Sarah Silverman deals with it. John Belushi did too, and it’s thought to have inspired some of Peter Sellers’ best material. But Robin Williams’ death Monday, the official cause of which has yet to be determined, is another sad reminder that, for many of the famous comedians audiences have grown to adore, depression and mental illness are struggles that even millions of dollars and the highest reaches of fame can’t always help.

Williams, 63, was pronounced dead at 12:02 p.m. PDT Monday in his California home after a 40-year career that saw him star in dozens of the most beloved movies in cinema history. A master of improvisation, Williams first found fame on the “Mork & Mindy” television series before also embarking on a lauded standup comedy career. The shock of his suspected suicide, though, comes after a lifelong battle against addiction and depression that so many entertainers seem to struggle with during their time in the limelight.

According to a study published by British researchers in January, comedians are often able to make audiences laugh because of their unusual personalities. The survey, which examined 523 comedians, has been described as one of the first concrete pieces of evidence supporting the long-held notion that there’s some kind of link between creativity and mental instability.

“The creative elements needed to produce humor are strikingly similar to those characterizing the cognitive style of people with psychosis – both schizophrenia and bipolar disorder,” said Professor Gordon Claridge from Oxford University’s department of psychology, as quoted by the Guardian.

“Although schizophrenic psychosis itself can be detrimental to humor, in its lesser form it can increase people’s ability to associate odd or unusual things or to think outside the box. Equally, manic thinking, which is common in people with bipolar disorder, may help people combine ideas to form new, original and humorous connections.”

The idea is not new. Charlie Chaplin, the famous silent film star who helped Americans laugh through the Great Depression, was said to have a brooding personality and spent much of his time off-screen in despair.

“There are days when contact with any human being makes me physically ill,” Chaplin told poet and journalist Benjamin De Casseres around the dissolution of the actor’s first of four marriages. “I am oppressed at such times and in such periods by what was known among the Romantics as world-weariness. I feel then a total stranger to life.”

De Casseres, whose time with Chaplin was highlighted in a Lapham’s Quarterly article, wrote that the star of “The Kid” and “The Great Dictator” was popular in every corner of the globe. Still, “there is no man I have ever met … whose stage personality is better known than any other human being who has thus far been born on this star and who has more completely hidden his real personality than any other world figure. I never met an unhappier or a shyer human being than this Charles Spencer Chaplin.”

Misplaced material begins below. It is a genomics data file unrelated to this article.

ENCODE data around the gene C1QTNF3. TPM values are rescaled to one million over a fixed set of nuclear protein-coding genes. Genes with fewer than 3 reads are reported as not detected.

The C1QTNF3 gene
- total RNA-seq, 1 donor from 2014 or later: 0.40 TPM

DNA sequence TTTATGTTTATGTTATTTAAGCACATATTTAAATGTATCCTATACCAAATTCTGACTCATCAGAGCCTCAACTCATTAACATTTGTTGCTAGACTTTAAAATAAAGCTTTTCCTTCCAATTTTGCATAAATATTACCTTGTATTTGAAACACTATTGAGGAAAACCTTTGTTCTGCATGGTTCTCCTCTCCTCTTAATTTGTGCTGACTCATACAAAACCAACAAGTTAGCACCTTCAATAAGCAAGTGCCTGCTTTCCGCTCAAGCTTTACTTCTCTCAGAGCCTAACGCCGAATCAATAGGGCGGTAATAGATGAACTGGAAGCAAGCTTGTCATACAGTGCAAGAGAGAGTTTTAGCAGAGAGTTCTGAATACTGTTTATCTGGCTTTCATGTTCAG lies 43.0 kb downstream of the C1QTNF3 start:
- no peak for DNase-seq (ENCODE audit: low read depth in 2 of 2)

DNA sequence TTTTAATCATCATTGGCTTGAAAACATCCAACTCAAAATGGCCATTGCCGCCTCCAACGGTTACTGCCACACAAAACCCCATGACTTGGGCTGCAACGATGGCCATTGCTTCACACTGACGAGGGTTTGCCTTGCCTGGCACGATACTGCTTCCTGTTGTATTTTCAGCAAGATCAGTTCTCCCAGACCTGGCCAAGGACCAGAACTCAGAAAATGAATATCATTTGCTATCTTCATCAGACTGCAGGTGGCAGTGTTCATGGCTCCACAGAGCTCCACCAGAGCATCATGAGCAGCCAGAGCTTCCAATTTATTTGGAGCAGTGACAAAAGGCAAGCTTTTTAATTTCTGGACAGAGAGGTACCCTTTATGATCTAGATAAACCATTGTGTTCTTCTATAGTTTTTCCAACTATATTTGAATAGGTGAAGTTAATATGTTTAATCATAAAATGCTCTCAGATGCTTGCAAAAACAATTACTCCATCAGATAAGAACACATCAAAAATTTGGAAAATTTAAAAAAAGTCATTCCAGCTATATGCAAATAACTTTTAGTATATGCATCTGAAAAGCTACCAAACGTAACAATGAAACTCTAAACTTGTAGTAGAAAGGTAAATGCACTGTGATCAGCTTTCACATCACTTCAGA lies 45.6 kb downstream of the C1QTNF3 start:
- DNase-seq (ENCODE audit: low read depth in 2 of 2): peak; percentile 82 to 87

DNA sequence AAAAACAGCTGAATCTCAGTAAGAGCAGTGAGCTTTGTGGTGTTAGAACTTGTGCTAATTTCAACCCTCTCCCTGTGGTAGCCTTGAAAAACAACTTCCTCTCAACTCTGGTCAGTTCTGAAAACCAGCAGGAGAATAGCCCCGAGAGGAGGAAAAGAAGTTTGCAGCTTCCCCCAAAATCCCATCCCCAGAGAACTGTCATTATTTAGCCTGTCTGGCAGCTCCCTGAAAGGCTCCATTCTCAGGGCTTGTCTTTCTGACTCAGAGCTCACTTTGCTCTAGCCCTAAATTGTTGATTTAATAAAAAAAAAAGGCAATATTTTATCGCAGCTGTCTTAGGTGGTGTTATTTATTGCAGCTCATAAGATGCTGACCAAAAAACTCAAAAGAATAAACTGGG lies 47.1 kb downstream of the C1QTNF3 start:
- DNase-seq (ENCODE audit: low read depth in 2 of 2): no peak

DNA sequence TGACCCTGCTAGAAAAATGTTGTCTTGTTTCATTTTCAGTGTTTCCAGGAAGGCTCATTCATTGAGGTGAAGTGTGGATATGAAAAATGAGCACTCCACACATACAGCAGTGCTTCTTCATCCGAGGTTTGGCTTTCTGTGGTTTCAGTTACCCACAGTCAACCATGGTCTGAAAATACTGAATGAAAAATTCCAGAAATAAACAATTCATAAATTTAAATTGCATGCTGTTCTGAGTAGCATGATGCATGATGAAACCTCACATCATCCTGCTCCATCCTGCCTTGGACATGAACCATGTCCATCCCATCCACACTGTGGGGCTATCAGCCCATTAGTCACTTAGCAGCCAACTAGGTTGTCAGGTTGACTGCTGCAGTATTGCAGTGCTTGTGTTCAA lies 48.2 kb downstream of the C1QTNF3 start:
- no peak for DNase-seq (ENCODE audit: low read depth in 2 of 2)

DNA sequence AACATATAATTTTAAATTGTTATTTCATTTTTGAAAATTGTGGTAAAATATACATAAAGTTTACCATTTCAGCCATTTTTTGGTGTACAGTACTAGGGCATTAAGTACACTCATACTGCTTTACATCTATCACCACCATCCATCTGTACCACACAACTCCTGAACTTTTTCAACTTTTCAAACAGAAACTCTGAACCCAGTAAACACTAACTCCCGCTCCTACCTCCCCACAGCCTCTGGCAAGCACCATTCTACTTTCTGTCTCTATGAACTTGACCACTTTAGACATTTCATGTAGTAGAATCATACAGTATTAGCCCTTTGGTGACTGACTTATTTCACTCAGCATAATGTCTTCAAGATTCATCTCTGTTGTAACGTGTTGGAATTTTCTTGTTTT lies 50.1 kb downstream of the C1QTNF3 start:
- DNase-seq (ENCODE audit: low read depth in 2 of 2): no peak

Societal stigmas have reduced since Chaplin’s time, when crippling depression may have been dismissed as “world-weariness” and post-traumatic stress disorder (seen in World War I) was commonly referred to as “shell shock.” But, just as mental illness may have given performers a special and creative outlook on life, it’s also proven deadly.

Richard Pryor is believed to have struggled with bouts of depression exacerbated by a childhood in which he was molested, only learning to make people laugh to relieve the stress that came from living in a brothel. Pryor, like so many before and since, may have started taking drugs because of his mental state, eventually setting himself on fire and living to tell the story in “Live on the Sunset Strip.”

“My dad was a very scared, closed person,” Rain Pryor, Richard’s daughter, told People magazine in 1995. “Dad spent most of my childhood locked away in his room with his women and his drugs. He lived in his own reality. He trusted no one.”

John Belushi, the “Saturday Night Live” and “Animal House” star, died in 1982 of a drug overdose that his wife believed was the result of a lifelong fear of being alone. Williams, a friend of Belushi’s, said in 1991 that it was this event that inspired him to quit drinking and doing cocaine.

“It was a strange thing because my managers sent me to this doctor because they said I had this cocaine problem,” Williams told the Los Angeles Times. “That was before they’d started to acknowledge it was psychologically addicting. And then at a certain point you realize, maybe it is. Physically I’m not craving it, but mentally I’m really thinking it might be a good idea.”

Aside from a few interviews, though, Williams largely kept quiet about his struggle, once saying in an NPR radio interview that he was never diagnosed with clinical depression or bipolar disorder. (A representative told Entertainment Weekly Williams “has been battling severe depression of late.”)

“Do I perform sometimes in a manic style? Yes. Am I manic all the time? No. Do I get sad? Oh yeah,” Williams told "Fresh Air" host Terry Gross in 2006. “No clinical depression, no. I get bummed, like I think a lot of us do at certain times.”